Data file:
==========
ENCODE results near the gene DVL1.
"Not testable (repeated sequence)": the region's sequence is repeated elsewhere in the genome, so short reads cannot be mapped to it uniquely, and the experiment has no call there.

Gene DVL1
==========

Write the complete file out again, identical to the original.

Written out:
ENCODE results near the gene DVL1.
"Not testable (repeated sequence)": the region's sequence is repeated elsewhere in the genome, so short reads cannot be mapped to it uniquely, and the experiment has no call there.

Gene DVL1